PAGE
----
6. The question is though, should I write to HSBC telling them they haven't complied, or just wait for the hearing? Pete
  7. I specifically requested: A copy of the original signed agreement and of any documents referred to in the agreement. Any and all correspondence between HSBC, me and any third parties such as CRAs Transcripts / copies of any telephone conversations between HSBC, me and any third parties Details of any manual interventions on my account. A full set of financial transactions ... They supplied the blank agreement, current T&C's, a copy of one letter I sent them and a set of statements. Pete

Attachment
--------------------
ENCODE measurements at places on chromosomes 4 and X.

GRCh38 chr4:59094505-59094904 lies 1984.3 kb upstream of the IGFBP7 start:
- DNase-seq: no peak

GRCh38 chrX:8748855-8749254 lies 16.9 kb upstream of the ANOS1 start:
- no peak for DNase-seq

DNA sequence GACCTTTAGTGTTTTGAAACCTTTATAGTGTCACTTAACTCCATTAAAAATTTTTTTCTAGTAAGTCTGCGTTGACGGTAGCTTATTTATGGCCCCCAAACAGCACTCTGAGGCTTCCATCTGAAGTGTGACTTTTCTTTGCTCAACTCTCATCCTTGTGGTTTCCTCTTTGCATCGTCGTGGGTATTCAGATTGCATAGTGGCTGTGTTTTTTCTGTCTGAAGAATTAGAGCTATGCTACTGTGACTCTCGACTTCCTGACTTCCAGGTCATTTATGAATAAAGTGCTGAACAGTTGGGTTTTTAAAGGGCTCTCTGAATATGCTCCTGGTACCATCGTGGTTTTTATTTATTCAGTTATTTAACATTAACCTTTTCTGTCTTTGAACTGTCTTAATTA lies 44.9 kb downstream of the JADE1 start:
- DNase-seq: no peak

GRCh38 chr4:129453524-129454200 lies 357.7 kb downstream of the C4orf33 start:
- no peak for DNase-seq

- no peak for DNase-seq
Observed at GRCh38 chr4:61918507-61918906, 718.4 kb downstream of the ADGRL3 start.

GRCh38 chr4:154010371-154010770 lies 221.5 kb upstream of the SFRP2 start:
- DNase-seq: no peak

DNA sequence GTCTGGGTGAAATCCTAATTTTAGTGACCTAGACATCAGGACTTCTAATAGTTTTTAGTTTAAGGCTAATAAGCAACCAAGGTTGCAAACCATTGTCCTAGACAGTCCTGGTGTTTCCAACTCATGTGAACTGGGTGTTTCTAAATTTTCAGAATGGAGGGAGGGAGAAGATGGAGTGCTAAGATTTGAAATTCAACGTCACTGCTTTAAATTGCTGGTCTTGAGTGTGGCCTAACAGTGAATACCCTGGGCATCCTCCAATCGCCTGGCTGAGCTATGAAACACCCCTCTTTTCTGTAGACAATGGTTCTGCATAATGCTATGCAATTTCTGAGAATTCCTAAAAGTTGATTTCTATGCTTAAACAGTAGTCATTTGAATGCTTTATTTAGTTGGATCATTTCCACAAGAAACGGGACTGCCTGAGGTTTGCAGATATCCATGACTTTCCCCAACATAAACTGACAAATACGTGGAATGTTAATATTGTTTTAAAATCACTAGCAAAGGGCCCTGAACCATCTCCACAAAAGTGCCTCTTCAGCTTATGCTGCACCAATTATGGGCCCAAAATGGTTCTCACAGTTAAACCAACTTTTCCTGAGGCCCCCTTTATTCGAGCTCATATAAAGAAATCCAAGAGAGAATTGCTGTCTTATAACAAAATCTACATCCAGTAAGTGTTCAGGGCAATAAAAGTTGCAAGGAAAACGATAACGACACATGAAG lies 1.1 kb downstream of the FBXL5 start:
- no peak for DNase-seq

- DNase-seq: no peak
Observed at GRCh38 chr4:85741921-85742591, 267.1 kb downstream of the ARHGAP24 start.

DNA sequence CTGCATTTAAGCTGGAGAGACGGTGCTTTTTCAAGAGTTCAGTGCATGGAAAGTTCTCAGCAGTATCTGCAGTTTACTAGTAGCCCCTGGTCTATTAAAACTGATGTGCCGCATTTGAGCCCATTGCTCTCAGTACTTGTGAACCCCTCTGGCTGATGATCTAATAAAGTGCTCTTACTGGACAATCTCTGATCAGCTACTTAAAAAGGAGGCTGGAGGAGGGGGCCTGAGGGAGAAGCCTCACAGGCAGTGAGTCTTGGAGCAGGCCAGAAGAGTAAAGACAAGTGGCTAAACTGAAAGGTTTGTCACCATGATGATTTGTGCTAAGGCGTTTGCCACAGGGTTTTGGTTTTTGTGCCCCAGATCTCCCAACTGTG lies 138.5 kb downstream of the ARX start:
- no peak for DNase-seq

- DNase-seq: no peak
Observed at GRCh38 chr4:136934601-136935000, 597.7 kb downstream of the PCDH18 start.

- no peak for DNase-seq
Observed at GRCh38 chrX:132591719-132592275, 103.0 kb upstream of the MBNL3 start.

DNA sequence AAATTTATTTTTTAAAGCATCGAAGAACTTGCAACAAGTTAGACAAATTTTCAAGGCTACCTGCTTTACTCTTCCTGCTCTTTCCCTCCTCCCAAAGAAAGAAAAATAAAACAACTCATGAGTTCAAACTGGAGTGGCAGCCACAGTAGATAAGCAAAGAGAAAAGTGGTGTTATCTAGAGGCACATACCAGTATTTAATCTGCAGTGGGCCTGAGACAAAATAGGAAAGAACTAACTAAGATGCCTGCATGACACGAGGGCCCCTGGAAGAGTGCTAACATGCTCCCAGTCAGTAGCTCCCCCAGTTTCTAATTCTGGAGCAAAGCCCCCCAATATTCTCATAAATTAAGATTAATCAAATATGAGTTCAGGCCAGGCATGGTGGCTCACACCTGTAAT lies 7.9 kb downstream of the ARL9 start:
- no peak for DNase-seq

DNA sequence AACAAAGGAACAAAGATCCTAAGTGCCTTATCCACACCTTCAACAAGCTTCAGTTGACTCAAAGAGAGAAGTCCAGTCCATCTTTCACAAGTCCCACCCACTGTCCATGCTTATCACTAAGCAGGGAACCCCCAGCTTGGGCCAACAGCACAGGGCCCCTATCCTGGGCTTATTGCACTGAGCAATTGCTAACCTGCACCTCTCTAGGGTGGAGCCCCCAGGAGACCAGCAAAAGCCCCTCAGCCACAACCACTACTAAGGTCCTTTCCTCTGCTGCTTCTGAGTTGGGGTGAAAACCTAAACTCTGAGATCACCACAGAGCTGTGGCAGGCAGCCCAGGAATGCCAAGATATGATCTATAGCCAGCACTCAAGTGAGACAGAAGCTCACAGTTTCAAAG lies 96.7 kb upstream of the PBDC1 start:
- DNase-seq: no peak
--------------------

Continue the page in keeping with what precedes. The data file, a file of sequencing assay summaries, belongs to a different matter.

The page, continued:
8. The breathtaking stupidity, or maybe it's arrogance, of the banks never ceases to amaze me. I'm not sure of the best way to deal with the latest bout, bear with me, I'll explain and maybe you can offer me some advice. I sent a SAR to HSBC requesting a copy of the actual original agreement along with any and all other correspondence, records, transcripts, etc on 23rd April. Today (14th May) I received a response. The package comprises a very thin dossier of papers + a set of statements. The covering letter reads as follows: They have indeed enclosed a fresh, blank "Credit card Request Form" and they've handwritten in blue pen my name, DoB and address. It contains nothing else, certainly not even one of the prescribed terms. There are also a few pages of T&Cs. again nothing that I can see that relates to prescribed terms. I'll post everything up as soon as I can scan them. Now, it's obvious that HSBC have not complied with the Data Protection Act, they've treated my letter as an S78 CCA request and I was in the process of writing to them to point out the error of their ways when I thought, hang on a minute, should I do this? As the "agreement" is so obviously fatally flawed should I just leave things be until matters come to court? Or should I write back pointing out their error? What do you all think? Pete